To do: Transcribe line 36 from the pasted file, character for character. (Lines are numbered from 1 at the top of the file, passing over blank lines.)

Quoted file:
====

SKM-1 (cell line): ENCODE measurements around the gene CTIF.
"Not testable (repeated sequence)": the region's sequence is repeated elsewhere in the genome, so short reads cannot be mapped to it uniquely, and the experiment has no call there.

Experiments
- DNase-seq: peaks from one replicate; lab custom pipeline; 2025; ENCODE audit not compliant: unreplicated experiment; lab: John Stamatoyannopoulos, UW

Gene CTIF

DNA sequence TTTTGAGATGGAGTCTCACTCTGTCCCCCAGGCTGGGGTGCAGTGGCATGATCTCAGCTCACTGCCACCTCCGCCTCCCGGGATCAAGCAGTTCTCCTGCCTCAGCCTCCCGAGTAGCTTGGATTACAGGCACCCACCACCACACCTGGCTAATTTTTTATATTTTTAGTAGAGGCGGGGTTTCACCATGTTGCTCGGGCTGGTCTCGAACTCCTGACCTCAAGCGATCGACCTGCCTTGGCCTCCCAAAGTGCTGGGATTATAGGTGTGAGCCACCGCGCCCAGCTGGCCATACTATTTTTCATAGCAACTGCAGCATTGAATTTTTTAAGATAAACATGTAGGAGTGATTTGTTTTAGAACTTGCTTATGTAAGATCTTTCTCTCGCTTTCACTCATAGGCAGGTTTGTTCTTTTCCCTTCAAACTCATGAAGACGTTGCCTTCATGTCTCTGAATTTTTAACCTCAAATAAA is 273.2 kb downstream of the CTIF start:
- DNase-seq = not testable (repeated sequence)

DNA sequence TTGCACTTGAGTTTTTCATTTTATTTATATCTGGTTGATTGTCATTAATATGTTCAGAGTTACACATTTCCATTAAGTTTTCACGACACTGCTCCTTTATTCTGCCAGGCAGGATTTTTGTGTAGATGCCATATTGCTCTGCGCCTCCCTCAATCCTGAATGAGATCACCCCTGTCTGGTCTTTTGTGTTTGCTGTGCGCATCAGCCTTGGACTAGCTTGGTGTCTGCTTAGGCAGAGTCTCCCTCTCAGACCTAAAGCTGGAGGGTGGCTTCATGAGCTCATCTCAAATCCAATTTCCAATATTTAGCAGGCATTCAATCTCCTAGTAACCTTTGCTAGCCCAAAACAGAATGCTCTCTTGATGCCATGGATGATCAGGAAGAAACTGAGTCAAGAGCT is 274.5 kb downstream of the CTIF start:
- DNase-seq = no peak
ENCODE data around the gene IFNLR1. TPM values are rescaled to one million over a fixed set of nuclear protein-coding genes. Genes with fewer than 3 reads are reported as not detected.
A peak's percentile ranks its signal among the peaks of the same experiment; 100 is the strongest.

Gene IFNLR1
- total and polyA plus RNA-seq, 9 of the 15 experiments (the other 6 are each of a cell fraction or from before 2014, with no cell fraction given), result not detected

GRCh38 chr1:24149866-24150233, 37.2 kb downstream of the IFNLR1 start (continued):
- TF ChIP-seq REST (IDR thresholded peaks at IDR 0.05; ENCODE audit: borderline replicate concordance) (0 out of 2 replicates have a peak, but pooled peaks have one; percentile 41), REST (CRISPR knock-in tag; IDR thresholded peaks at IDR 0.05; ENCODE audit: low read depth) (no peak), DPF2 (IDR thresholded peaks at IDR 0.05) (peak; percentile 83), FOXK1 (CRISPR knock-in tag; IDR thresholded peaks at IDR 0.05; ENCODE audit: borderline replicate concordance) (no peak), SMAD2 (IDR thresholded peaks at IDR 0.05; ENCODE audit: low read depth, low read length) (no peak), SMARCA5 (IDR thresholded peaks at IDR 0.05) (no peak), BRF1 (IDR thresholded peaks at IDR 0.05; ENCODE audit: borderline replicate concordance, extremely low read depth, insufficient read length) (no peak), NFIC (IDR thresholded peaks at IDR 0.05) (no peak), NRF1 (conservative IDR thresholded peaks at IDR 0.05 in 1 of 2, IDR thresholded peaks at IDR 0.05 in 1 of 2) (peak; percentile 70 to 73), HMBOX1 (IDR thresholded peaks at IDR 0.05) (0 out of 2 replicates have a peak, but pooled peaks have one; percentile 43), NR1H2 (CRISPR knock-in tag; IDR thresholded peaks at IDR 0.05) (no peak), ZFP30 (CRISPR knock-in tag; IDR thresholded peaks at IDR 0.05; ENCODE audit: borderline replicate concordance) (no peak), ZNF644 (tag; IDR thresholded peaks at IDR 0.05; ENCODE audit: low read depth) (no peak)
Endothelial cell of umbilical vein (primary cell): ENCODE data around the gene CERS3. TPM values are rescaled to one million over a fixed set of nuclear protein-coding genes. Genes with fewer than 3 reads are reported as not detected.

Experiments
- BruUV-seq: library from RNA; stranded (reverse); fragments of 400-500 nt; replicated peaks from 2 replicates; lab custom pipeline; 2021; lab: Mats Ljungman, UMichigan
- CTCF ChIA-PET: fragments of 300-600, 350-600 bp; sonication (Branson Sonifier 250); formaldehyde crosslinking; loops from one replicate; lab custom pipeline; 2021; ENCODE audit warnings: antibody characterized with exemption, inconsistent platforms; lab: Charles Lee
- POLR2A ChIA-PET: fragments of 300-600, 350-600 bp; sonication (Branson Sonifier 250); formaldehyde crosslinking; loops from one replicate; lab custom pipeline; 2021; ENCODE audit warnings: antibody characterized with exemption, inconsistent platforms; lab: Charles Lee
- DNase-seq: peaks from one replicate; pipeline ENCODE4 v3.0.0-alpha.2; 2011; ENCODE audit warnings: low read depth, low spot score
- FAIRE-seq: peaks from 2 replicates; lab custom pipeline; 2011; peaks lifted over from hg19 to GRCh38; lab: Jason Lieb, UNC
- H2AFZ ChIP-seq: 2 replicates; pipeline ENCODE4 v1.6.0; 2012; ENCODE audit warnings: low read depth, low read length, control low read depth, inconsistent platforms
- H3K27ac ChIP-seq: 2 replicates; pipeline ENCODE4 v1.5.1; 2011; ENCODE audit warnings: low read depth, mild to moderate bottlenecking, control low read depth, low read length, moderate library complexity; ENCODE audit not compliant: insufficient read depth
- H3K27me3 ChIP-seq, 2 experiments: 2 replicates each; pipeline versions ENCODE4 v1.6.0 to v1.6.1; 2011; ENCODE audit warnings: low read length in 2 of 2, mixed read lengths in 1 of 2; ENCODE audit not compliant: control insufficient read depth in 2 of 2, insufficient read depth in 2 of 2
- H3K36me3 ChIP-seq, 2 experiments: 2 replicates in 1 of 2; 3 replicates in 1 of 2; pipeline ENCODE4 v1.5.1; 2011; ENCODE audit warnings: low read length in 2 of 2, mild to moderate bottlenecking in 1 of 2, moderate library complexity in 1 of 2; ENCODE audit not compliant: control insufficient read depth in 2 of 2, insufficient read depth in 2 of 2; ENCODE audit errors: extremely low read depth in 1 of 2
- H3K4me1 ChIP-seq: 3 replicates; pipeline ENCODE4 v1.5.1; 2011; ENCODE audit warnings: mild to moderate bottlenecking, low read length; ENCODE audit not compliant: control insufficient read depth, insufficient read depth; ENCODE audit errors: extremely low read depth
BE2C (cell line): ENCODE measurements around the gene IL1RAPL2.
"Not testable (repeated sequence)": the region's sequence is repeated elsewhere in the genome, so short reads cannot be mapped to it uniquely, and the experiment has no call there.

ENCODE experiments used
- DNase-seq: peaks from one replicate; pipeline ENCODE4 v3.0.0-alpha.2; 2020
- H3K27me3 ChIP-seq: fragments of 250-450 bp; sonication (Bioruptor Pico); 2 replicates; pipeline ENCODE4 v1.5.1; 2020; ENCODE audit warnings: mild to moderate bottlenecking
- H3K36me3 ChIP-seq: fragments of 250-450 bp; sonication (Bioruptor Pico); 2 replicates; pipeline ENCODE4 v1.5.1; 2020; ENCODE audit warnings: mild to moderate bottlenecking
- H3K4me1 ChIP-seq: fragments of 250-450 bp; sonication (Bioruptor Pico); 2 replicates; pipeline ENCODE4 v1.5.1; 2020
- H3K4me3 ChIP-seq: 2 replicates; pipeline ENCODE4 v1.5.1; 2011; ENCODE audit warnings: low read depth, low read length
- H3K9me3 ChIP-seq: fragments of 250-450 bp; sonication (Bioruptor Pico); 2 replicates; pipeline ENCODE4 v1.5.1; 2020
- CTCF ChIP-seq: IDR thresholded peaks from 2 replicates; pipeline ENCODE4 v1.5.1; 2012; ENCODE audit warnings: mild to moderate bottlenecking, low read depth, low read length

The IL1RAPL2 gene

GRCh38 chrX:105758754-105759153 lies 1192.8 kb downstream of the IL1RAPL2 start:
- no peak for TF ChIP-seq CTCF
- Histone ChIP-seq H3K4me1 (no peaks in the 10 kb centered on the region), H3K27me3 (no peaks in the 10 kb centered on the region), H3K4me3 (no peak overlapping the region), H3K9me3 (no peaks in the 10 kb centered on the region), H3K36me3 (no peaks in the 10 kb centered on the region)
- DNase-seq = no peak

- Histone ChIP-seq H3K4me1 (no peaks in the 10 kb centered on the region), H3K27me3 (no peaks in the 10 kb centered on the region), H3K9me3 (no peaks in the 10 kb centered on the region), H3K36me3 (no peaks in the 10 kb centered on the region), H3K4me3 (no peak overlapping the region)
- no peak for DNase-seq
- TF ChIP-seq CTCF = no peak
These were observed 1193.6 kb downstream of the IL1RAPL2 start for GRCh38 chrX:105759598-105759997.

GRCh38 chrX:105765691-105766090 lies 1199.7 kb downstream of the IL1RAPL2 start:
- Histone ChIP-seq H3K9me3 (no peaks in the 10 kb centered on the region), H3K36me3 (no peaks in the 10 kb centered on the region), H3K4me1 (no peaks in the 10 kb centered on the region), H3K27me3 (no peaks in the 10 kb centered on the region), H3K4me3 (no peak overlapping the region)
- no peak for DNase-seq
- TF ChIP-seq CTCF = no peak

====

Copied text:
- H3K9me3 ChIP-seq: fragments of 250-450 bp; sonication (Bioruptor Pico); 2 replicates; pipeline ENCODE4 v1.5.1; 2020